The Persian Gulf war revealed the post-Vietnam persistence of a profound and potentially enervating influence on U.S. crisis behavior, force planning and military operations: the political imperative of minimizing casualties among U.S. military forces, enemy civilians and even enemy military forces.
Hyper-sensitivity to casualties certainly spares lives, but as the war showed, it can also compromise military operations against enemies who care little about battlefield loss of life but are determined to exploit American sensitivity to it. Implications range from war avoidance or premature cessation of hostilities to new war-fighting doctrines and to weapons designed to disable rather than destroy.
''In planning Operation Desert Storm,'' declares a House Armed Services Committee report on the war, ''minimizing allied casualties was the highest priority.'' This priority led to the choices to delay the war's beginning until U.S. forces in Saudi Arabia were heavily reinforced; to preface major offensive ground action by an extensive air campaign; to reject an amphibious assault on Kuwait's coast in favor of alternative operations inland; to suspend certain bombing operations in the Baghdad area (after the killing of civilians in the Ameriyya air-raid shelter), and to end hostilities after only 100 hours of ground combat.
Sensitivity to casualties also accounted for the air campaign's stringent rules of engagement; its restriction of attacks on Baghdad targets to cruise missiles and Stealth fighter-delivered ordnance, and the leaflet warnings to Iraqi forces in Kuwait to stay away from their armored fighting vehicles before the vehicles were attacked.
U.S. military and enemy civilian casualties were so low in proportion to the scale of the war as to have no precedent in history. Even the number of Iraqi military dead now appears much smaller than originally estimated -- perhaps no more than 10,000-12,000 -- because units were undermanned, desertion was high and Iraqi troops quickly understood that safety lay in keeping away from their vehicles and artillery pieces.
Saddam Hussein clearly recognized America's obsession with casualties, but was utterly ignorant of modern warfare and grossly underestimated U.S. resolve and fighting power. Accordingly, his highly touted army failed to inflict politically significant casualties on the Americans. In this and many other respects, Mr. Hussein was a most unusual adversary -- of a kind we are hardly likely to encounter again.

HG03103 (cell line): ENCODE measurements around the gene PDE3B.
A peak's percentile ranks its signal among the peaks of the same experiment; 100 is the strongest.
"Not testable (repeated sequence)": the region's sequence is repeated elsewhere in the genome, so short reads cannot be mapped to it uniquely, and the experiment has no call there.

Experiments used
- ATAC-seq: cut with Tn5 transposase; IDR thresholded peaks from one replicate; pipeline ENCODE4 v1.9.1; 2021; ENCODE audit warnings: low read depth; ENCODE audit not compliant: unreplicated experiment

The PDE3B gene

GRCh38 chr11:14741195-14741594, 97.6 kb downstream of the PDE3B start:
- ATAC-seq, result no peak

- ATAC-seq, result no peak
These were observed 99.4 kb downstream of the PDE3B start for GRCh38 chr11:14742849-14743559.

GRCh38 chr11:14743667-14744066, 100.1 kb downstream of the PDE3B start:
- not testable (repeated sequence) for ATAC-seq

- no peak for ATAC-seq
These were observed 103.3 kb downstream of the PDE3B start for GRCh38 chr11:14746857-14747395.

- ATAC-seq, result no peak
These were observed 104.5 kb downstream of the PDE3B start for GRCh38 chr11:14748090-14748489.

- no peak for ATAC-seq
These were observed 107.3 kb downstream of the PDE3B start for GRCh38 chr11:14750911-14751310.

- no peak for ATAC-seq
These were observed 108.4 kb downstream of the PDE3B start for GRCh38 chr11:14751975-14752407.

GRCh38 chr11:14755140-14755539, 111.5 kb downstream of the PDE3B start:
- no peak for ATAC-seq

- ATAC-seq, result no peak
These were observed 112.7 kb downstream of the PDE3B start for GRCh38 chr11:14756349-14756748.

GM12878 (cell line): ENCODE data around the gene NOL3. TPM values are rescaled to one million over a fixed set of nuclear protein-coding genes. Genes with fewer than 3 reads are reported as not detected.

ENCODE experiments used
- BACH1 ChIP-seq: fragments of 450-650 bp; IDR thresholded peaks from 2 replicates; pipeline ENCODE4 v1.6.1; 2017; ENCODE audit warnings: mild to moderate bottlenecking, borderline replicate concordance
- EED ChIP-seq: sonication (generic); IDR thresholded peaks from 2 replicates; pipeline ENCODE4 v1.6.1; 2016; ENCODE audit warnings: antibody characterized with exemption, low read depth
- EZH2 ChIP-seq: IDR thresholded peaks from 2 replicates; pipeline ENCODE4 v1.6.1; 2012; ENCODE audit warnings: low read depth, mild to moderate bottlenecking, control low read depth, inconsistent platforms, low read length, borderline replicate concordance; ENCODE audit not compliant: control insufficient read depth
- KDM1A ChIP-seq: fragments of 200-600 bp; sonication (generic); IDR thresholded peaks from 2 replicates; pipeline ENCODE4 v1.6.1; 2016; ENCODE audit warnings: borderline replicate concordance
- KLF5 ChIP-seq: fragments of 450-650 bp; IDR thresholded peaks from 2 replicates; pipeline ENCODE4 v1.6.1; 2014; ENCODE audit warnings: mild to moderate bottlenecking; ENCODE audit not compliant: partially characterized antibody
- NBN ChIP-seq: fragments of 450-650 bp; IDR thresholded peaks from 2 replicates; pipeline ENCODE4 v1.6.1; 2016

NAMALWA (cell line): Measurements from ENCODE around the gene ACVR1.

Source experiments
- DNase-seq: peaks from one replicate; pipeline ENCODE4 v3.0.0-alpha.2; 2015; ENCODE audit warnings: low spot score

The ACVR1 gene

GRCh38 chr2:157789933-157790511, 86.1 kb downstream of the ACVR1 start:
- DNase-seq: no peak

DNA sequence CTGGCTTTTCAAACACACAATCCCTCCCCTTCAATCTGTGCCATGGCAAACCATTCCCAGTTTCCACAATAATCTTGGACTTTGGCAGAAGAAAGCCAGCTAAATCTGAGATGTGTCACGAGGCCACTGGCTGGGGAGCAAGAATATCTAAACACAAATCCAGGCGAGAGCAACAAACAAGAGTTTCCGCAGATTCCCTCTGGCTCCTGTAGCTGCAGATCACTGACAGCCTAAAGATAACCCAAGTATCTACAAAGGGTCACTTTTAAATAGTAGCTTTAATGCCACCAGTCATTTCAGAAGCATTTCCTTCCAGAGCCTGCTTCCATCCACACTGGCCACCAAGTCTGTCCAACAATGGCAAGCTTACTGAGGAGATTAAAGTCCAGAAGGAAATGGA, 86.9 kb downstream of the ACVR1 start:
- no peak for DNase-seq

Past non-Western adversaries have routinely managed to inflict substantial casualties in combat with U.S. forces, in some cases enough to erode public and congressional support for continued hostilities. This was indisputably the case in Indochina -- and also in Lebanon, where the death of 241 Marines (93 more than the total number of U.S. military personnel killed during Desert Storm) at the hands of a lone terrorist prompted a humiliating albeit politically mandatory withdrawal of U.S. forces from that country.
Moreover, in Vietnam, and to a lesser extent even in the Persian Gulf, the level of collateral damage U.S. forces inflicted on the enemy's civilian population and economic infrastructure became a source of domestic political division.
Future adversaries cannot have failed to notice the extraordinary U.S. emphasis given to casualty avoidance during the gulf crisis, as well as Mr. Hussein's failure to exploit opportunities to inflict casualties on U.S. forces. Sensitivity to casualties has become perhaps America's greatest single comparative weakness on the battlefield. Paradoxically, this sensitivity may be heightened by Desert Storm's very success, establishing a yardstick against which future U.S. combat operations invariably will be compared.
Sensitivity, at least in the gulf war, extended even to enemy military losses. Graphic television coverage of the results of U.S. air attacks on Iraqi forces fleeing Kuwait -- the so-called ''Highway of Death'' -- conveyed images of wanton slaughter (incorrect as it turned out) that reportedly hastened the Bush administration's decision for a unilateral cease-fire amid concern over the negative impact of the images on world and especially on allied Arab opinion.
The Pentagon's continued defensiveness on estimates of Iraqi military dead suggests fear of a morally embarrassing high number, given the refusal of most Iraqi forces to offer more than token resistance -- or of a surprisingly low number, which could underscore that refusal and thereby cheapen the victory. (There are sound force-planning reasons for trying to calculate Iraqi troop losses, and in every other war the Pentagon has routinely provided estimates of enemy dead.)